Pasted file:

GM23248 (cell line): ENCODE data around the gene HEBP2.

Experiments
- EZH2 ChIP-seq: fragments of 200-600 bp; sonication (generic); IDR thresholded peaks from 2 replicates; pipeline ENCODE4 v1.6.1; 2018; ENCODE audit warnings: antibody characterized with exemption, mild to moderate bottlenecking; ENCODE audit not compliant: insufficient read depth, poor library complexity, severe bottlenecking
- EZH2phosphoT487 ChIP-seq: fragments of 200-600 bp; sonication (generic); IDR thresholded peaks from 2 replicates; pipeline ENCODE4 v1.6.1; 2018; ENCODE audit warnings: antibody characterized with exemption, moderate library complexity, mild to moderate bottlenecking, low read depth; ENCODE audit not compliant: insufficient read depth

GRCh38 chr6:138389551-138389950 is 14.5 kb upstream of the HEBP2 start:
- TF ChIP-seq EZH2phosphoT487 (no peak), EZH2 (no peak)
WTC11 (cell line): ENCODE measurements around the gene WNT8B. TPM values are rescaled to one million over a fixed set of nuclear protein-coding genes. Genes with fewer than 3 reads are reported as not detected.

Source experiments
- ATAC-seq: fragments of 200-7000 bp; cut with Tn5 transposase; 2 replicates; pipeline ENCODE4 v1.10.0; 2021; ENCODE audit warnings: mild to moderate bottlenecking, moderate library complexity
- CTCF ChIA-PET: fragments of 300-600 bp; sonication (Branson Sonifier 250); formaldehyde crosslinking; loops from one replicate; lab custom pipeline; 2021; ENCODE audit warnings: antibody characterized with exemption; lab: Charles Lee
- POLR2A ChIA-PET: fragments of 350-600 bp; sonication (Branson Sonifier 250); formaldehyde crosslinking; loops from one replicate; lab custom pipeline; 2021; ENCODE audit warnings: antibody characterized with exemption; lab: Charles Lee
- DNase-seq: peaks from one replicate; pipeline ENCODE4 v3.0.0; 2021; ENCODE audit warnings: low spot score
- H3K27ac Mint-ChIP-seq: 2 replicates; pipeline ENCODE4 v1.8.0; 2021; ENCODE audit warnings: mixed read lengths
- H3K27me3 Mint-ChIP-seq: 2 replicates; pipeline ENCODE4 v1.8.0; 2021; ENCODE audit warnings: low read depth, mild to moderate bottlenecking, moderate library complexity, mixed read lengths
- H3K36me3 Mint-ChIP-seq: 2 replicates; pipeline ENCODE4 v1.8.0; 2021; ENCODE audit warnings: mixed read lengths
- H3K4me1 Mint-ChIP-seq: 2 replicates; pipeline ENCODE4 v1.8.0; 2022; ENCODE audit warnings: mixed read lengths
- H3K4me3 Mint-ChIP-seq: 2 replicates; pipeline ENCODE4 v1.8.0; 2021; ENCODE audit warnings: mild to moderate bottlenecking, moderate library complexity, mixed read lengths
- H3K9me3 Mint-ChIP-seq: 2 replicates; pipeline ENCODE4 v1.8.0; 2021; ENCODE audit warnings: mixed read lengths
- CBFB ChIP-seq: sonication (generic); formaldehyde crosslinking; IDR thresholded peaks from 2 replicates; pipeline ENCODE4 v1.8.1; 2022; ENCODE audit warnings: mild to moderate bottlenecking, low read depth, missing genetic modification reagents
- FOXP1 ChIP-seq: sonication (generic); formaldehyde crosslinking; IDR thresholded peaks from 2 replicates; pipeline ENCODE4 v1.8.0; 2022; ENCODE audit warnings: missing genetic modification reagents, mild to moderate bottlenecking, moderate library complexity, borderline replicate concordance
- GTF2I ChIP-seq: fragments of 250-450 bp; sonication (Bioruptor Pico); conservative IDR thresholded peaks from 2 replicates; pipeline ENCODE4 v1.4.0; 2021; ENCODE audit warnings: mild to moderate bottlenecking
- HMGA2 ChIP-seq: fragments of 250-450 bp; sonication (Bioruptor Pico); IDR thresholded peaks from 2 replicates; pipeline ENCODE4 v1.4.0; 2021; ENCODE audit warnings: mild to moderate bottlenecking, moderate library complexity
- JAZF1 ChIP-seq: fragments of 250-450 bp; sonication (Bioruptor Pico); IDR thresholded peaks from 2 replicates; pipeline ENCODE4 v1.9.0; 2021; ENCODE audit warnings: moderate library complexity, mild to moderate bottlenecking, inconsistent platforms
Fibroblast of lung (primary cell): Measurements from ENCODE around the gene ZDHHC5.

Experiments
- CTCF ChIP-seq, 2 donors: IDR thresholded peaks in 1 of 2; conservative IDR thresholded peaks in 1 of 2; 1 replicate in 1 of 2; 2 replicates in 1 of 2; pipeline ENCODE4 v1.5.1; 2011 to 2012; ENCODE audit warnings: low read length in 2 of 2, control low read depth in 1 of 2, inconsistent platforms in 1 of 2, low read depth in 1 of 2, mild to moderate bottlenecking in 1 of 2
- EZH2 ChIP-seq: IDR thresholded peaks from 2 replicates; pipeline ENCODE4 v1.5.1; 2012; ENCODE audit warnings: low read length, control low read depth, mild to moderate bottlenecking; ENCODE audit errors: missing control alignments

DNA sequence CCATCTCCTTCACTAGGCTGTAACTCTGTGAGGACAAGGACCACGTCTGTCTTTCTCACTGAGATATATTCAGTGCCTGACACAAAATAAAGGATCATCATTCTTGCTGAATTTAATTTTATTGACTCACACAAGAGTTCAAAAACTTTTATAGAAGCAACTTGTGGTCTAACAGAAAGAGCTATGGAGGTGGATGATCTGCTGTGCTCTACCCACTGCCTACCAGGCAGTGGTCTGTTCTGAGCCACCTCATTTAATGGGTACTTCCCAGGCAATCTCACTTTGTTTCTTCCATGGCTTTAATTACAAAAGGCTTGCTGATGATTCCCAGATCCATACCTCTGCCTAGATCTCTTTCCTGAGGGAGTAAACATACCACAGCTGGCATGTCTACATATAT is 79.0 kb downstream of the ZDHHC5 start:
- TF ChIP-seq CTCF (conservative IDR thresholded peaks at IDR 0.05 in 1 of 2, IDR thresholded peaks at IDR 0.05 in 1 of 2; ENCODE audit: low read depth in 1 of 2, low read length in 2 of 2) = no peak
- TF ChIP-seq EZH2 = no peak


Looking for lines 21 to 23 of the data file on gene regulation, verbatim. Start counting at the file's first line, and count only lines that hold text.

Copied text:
- GTF2I ChIP-seq: fragments of 250-450 bp; sonication (Bioruptor Pico); conservative IDR thresholded peaks from 2 replicates; pipeline ENCODE4 v1.4.0; 2021; ENCODE audit warnings: mild to moderate bottlenecking
- HMGA2 ChIP-seq: fragments of 250-450 bp; sonication (Bioruptor Pico); IDR thresholded peaks from 2 replicates; pipeline ENCODE4 v1.4.0; 2021; ENCODE audit warnings: mild to moderate bottlenecking, moderate library complexity
- JAZF1 ChIP-seq: fragments of 250-450 bp; sonication (Bioruptor Pico); IDR thresholded peaks from 2 replicates; pipeline ENCODE4 v1.9.0; 2021; ENCODE audit warnings: moderate library complexity, mild to moderate bottlenecking, inconsistent platforms